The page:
Jesus had an inner circle of leadership.
It sounds exclusive. And it was.
But you should have one too.
Matthew 15:32 Then Jesus called his disciples to him and said, “I have compassion on the crowd because they have been with me now three days and have nothing to eat. And I am unwilling to send them away hungry, lest they faint on the way.”
It’s a leadership principle we can learn from and should implement also.
Consistently throughout the ministry of Jesus, we see Him responding to situations in a similar fashion.
Jesus didn’t simply announce His plans.
Instead, He repeatedly called His inner circle together. He prepared His team. Then He announced His plans.
The inner circle of Jesus (His disciples) were continually being shaped for leadership and ministry.
He built loyal followers by personally investing in them.
He gained His team’s confidence by sharing insider information with them.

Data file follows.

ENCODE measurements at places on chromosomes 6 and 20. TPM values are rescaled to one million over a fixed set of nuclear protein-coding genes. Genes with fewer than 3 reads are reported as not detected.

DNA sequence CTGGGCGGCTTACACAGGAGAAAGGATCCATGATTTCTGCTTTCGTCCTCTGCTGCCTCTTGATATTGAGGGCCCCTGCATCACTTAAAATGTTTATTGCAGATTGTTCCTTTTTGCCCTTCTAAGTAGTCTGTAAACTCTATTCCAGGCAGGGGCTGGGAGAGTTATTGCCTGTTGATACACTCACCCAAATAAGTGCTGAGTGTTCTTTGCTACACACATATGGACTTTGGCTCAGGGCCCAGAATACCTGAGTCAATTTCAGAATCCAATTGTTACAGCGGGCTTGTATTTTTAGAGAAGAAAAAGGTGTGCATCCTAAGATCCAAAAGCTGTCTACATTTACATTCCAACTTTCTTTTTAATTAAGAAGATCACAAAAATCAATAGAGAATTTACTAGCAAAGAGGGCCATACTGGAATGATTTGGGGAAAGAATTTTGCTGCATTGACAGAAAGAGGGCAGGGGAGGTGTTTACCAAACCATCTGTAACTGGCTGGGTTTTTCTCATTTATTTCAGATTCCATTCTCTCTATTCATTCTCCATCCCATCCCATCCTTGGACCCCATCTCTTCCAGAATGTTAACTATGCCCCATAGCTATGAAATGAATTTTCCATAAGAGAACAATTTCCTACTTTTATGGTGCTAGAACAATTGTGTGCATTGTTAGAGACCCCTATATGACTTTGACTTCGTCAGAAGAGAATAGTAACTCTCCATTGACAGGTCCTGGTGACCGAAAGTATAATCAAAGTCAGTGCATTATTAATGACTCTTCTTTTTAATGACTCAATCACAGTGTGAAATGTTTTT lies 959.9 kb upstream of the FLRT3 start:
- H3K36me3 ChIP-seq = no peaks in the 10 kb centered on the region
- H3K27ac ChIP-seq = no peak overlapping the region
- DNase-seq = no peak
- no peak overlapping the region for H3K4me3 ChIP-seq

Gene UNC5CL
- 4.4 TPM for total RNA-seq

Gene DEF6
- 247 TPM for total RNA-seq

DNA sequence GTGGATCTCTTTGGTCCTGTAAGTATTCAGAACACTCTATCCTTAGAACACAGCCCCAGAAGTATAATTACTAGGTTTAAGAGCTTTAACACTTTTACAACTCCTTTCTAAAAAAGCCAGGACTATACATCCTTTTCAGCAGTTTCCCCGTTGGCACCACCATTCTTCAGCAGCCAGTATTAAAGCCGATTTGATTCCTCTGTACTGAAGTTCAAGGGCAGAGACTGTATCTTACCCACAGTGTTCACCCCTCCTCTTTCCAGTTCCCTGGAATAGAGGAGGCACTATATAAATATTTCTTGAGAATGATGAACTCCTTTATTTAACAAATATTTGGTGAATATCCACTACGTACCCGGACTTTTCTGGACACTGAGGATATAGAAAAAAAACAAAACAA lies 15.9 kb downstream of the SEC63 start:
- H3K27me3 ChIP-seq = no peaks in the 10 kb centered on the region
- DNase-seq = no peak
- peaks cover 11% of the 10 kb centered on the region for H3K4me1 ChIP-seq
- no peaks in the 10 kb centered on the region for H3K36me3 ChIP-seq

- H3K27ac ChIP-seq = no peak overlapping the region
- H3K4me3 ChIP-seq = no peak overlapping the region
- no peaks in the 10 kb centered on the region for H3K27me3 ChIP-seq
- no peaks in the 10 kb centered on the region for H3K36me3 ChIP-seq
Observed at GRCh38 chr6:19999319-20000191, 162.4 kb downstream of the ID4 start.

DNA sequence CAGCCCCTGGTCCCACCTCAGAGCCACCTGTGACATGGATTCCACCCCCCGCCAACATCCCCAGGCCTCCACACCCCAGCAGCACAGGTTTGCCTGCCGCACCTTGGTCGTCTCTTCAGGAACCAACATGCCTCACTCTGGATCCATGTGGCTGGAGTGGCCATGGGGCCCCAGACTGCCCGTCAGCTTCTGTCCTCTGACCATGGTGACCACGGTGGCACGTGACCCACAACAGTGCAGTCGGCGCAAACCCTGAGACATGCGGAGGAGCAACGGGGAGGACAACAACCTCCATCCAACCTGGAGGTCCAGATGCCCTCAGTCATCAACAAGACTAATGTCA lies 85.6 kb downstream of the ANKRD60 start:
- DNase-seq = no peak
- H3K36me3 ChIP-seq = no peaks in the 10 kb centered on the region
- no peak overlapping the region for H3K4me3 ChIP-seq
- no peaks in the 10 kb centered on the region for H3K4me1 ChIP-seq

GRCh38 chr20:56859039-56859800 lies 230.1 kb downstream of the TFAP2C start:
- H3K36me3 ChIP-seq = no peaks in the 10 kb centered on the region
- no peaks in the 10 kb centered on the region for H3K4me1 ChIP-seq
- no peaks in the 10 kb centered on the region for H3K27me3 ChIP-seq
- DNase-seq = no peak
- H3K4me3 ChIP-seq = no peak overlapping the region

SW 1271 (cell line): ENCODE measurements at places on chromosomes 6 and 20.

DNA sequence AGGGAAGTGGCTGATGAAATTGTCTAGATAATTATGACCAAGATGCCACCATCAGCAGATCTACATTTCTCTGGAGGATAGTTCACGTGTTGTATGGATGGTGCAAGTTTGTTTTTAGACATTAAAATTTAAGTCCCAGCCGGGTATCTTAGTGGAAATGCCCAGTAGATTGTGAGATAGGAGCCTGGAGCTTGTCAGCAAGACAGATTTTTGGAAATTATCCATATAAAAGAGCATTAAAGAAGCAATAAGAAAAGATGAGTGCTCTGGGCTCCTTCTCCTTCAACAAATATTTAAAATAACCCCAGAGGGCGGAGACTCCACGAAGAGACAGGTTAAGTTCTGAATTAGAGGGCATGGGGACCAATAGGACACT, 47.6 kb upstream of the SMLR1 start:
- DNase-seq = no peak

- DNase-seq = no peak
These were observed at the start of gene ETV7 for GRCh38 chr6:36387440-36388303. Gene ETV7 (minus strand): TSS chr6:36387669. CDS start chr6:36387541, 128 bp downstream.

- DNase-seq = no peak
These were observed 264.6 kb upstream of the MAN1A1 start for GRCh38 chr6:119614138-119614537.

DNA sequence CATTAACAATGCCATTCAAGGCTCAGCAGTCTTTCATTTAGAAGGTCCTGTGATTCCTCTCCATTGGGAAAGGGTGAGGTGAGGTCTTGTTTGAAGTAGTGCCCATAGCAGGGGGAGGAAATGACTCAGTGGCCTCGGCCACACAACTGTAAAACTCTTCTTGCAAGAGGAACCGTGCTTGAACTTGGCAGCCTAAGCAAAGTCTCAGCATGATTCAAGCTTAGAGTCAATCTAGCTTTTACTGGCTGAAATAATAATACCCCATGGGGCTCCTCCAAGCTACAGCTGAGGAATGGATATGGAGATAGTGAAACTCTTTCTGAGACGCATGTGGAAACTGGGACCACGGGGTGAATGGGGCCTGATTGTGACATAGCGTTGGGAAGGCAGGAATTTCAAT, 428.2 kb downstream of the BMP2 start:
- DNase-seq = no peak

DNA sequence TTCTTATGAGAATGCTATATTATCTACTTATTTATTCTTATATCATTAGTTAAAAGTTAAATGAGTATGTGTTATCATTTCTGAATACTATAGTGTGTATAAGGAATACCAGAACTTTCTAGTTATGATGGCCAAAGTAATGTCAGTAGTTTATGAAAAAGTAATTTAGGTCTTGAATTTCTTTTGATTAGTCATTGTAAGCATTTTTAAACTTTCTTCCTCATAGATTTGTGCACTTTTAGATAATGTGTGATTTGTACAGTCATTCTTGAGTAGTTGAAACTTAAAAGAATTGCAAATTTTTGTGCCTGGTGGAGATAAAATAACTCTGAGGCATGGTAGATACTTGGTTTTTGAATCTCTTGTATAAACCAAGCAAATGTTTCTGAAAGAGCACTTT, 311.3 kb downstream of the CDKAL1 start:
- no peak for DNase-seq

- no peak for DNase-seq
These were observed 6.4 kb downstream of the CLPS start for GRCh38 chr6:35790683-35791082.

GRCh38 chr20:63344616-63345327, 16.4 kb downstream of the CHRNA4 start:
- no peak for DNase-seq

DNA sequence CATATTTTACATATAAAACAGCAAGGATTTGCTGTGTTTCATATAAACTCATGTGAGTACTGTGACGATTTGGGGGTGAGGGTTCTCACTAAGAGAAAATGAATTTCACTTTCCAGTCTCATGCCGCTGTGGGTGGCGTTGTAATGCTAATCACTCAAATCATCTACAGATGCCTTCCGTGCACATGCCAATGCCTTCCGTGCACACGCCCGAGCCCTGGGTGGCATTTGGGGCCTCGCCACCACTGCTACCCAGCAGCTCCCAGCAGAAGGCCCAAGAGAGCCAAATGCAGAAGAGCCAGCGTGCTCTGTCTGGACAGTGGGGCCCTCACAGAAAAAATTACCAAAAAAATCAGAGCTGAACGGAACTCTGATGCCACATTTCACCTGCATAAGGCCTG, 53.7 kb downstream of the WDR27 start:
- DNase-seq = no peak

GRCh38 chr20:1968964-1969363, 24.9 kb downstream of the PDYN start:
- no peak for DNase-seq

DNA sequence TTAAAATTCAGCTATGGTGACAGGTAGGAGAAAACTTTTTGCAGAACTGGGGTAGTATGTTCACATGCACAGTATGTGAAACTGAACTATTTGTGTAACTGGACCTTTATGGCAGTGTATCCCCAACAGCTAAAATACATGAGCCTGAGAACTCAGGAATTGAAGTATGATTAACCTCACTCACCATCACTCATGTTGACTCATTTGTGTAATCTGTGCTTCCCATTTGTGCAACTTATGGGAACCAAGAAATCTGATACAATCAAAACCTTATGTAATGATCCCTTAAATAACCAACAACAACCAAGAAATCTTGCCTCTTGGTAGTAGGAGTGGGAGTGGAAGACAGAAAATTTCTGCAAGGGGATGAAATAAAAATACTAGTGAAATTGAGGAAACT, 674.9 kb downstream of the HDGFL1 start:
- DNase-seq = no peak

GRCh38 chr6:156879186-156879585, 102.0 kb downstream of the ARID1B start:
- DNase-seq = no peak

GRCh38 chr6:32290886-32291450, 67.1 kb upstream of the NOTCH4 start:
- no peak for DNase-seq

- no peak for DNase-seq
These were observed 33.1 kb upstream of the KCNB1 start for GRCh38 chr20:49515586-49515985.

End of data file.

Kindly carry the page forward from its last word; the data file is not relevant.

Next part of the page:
He expanded His ministry 12-fold by delegating to them.
And, do you think Jesus knew a few things about leading people — people He created?
I think so.
Leader, your largest goal in leadership development should be to develop an inner circle of leaders around you.
When you invest in them — when you allow them to lead — you develop loyal followers who will follow you anywhere and help you accomplish the vision God has given you.
Great leaders — like Jesus — develop their inner circle of leaders first.
I can anticipate the detractors of this post, so let me address you now.
It’s not that you are being exclusive in your leadership development. Everyone can be developed. But rather you are being effective.
It’s impossible to lead too many direct reports in leadership.
That’s why some pastors burn out.
For me, I find I’m less effective when more than 4 or 5 people report directly to me.
Jesus could handle 12 — but He’s Jesus. But even then, it appears Jesus was even more intentional with Peter, James and John. And He consistently tried to slip away from the crowd.
“Follow Me” – Jesus said.
Leaders — do you have an inner circle of leaders you are developing?
This article was originally published on RonEdmondson.com.